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Java Interoperability

Xtend, like Java, is a statically typed language. In fact it completely supports Java’s type system, including the primitive types like int or boolean, arrays and all the Java classes, interfaces, enums and annotations that reside on the class path.

Java generics are fully supported as well: You can define type parameters on methods and classes and pass type arguments to generic types just as you are used to from Java. The type system and its conformance and casting rules are implemented as defined in the Java Language Specification.

Resembling and supporting every aspect of Java’s type system ensures that there is no impedance mismatch between Java and Xtend. This means that Xtend and Java are 100% interoperable. There are no exceptional cases and you do not have to think in two worlds. You can invoke Xtend code from Java and vice versa without any surprises or hassles. As a bonus, if you know Java’s type system and are familiar with Java’s generic types, you already know the most complicated part of Xtend.

The default behavior of the Xtend-to-Java compiler is to generate Java code with the same language version compatibility as specified for the Java compiler in the respective project. This can be changed in the global preferences or in the project properties on the Xtend → Compiler page (since 2.8). Depending on which Java language version is chosen, Xtend might generate different but equivalent code. For example, lambda expressions are translated to Java lambdas if the compiler is set to Java 8, while for lower Java versions anonymous classes are generated.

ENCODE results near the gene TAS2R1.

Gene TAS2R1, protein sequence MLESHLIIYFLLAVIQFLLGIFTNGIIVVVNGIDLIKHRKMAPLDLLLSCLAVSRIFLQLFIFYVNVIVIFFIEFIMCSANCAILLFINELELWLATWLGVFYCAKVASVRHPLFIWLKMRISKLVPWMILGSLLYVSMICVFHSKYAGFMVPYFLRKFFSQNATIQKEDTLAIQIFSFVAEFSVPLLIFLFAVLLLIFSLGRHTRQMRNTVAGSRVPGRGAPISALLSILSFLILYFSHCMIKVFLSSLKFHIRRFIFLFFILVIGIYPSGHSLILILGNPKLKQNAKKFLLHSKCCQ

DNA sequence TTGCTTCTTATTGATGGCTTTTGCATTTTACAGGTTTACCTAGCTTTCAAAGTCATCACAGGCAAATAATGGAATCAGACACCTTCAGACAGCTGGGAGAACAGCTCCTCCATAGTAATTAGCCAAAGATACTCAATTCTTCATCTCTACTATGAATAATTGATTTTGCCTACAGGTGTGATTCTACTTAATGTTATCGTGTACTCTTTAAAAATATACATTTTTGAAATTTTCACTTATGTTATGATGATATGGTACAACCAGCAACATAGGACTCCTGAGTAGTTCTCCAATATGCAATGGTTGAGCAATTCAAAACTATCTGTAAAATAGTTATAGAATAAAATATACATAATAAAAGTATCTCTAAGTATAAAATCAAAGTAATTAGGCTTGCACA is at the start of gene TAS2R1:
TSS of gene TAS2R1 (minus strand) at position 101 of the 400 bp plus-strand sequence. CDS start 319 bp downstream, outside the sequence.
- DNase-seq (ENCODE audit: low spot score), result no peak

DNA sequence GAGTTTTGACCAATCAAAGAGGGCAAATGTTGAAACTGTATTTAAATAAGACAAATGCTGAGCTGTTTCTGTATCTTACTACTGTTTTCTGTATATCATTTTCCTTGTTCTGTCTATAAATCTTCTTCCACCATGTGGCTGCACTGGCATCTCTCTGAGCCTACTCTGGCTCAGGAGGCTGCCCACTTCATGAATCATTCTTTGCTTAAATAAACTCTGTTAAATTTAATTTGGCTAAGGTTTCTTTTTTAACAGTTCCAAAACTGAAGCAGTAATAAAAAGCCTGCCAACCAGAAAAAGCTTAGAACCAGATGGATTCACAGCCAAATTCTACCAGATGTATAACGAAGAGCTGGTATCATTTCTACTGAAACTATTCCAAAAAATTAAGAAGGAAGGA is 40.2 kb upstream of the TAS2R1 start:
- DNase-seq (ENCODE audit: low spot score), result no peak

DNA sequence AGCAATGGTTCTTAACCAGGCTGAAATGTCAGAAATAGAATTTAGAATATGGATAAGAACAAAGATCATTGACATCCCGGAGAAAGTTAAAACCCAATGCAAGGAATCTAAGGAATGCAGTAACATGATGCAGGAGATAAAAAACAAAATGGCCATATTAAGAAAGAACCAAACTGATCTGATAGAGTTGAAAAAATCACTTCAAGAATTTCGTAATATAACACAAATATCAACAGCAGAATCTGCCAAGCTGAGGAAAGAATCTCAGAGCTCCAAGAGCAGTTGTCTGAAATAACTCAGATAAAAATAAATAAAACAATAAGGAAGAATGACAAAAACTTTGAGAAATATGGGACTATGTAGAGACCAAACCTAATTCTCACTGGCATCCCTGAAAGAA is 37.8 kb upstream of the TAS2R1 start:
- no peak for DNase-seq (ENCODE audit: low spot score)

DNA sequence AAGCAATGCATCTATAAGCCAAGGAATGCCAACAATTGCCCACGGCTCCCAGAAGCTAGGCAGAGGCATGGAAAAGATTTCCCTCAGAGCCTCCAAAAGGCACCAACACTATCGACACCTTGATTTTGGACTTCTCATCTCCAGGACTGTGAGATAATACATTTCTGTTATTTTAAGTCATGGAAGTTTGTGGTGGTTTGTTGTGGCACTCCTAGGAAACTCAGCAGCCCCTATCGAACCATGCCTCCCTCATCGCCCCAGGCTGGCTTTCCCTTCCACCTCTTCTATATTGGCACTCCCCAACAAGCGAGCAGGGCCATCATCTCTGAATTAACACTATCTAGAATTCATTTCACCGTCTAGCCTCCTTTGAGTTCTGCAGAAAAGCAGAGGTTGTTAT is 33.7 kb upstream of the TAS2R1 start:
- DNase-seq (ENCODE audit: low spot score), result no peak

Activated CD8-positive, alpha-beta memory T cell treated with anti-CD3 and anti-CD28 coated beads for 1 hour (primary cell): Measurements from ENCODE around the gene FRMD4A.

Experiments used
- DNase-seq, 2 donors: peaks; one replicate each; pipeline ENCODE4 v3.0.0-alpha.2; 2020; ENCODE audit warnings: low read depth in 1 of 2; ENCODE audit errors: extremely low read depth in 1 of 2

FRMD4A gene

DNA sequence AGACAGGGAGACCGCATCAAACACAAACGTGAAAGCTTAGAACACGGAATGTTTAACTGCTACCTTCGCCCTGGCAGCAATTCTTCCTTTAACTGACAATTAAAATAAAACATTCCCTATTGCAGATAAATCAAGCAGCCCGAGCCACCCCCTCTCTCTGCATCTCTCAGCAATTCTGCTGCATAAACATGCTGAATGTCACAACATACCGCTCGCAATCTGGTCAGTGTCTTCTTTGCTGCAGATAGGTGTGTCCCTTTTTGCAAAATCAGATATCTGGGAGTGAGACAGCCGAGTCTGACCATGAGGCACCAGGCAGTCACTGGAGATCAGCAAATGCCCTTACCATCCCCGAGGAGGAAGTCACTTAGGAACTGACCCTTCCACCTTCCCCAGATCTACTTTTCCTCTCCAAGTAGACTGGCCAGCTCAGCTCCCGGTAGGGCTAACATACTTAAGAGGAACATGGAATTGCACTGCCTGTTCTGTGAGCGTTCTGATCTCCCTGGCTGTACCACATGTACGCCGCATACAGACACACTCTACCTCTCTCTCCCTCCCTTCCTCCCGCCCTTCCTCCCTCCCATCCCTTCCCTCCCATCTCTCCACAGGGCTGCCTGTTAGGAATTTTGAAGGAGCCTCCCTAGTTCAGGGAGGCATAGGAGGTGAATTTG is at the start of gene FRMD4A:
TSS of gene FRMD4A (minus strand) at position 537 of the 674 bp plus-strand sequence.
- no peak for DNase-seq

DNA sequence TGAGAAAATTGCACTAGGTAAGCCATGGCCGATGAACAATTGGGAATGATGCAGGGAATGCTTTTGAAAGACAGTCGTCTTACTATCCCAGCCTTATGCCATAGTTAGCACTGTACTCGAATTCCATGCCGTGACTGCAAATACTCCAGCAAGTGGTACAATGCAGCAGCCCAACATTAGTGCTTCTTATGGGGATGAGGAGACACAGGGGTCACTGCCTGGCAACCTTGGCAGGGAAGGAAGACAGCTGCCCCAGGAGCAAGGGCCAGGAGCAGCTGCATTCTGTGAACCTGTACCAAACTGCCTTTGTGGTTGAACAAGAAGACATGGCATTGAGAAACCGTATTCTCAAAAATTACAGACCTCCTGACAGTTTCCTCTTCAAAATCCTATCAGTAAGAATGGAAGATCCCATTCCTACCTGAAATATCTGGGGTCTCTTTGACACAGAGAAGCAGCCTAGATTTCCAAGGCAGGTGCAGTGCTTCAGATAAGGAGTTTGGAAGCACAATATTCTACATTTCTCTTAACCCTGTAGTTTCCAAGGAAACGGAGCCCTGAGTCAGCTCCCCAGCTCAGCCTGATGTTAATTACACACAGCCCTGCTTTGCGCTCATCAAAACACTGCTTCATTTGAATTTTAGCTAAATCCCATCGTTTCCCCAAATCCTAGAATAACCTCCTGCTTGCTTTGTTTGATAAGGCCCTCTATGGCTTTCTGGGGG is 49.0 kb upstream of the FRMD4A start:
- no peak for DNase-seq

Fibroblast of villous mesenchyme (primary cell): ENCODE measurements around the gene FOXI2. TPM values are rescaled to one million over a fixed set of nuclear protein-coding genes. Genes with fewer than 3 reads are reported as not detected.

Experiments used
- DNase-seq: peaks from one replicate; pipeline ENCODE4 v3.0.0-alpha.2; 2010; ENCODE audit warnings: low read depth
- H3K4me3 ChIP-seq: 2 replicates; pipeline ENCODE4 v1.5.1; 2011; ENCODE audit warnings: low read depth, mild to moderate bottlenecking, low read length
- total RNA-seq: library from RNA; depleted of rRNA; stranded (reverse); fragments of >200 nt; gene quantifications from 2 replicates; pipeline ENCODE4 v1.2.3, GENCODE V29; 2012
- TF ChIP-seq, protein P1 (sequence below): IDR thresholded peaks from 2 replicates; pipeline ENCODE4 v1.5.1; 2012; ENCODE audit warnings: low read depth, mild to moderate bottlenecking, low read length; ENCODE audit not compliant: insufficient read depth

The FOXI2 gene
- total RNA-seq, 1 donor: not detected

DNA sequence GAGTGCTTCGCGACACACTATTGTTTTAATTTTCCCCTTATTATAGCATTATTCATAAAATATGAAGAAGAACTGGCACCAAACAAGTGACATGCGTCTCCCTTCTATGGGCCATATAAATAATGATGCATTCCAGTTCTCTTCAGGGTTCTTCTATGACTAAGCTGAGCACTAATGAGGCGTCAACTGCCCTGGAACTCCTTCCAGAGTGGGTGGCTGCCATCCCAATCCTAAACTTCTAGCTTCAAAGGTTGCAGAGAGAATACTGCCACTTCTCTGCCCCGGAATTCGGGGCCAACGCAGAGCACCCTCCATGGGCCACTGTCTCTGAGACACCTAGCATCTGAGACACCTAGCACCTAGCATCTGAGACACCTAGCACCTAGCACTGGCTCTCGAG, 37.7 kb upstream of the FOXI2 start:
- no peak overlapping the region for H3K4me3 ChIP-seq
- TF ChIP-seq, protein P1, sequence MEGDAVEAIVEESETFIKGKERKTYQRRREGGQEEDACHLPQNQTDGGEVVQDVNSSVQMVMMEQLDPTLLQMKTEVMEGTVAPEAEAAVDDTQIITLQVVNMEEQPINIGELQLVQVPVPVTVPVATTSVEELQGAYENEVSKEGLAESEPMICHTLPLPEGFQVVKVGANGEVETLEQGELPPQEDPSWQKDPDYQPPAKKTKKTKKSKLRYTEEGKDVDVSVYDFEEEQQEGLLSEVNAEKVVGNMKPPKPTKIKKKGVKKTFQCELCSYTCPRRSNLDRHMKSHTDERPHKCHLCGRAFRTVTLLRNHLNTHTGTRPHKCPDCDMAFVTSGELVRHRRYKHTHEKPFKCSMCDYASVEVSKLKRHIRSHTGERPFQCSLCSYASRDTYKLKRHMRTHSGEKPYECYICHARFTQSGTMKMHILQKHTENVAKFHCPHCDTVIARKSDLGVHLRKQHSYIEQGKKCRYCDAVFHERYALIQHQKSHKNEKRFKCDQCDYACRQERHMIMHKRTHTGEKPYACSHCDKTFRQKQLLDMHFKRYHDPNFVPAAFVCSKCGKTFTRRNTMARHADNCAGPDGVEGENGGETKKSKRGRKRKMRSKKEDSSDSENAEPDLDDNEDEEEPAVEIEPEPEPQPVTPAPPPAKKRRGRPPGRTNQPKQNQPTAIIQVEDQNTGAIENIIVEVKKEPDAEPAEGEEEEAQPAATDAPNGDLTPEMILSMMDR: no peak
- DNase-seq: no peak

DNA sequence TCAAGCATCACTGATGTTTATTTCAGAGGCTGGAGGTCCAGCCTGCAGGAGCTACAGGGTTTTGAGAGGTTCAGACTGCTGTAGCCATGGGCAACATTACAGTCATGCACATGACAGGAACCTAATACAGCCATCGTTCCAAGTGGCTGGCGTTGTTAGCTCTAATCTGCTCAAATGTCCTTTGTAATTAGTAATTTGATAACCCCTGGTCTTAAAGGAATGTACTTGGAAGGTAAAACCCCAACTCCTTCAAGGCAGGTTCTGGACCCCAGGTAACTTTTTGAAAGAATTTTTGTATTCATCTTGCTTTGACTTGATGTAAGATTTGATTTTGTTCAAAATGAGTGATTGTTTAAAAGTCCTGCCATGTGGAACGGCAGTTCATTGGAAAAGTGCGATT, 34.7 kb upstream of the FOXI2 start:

Type Inference

One of the problems with Java is that you are forced to write type signatures over and over again. That is why so many people do not like static typing. But this is in fact not a problem of static typing but simply a problem with Java. Although Xtend is statically typed just like Java, you rarely have to write types down because they can be computed from the context.

Consider the following Java variable declaration:

final LinkedList<String> list = new LinkedList<String>();

The type name written for the constructor call must be repeated to declare the variable type. In Xtend the variable type can be inferred from the initialization expression:

val list = new LinkedList<String>

Conversion Rules

In addition to Java’s autoboxing to convert primitives to their corresponding wrapper types (e.g. int is automatically converted to Integer when needed), there are additional conversion rules in Xtend.

Arrays are automatically converted to List<ComponentType> and vice versa. That is you can write the following:

def toList(String[] array) {
  val List<String> asList = array
  return asList

Subsequent changes to the array are reflected by the list and vice versa. Arrays of primitive types are converted to lists of their respective wrapper types.

The conversion works the other way round, too. In fact, all subtypes of Iterable are automatically converted to arrays on demand.

Another very useful conversion applies to lambda expressions. A lambda expression usually is of one of the types declared in Functions or Procedures. However, if the expected type is an interface or a class with a single abstract method declaration, a lambda expression is automatically converted to that type. This allows to use lambda expressions with many existing Java libraries. See Lambda Expression Typing for more details.

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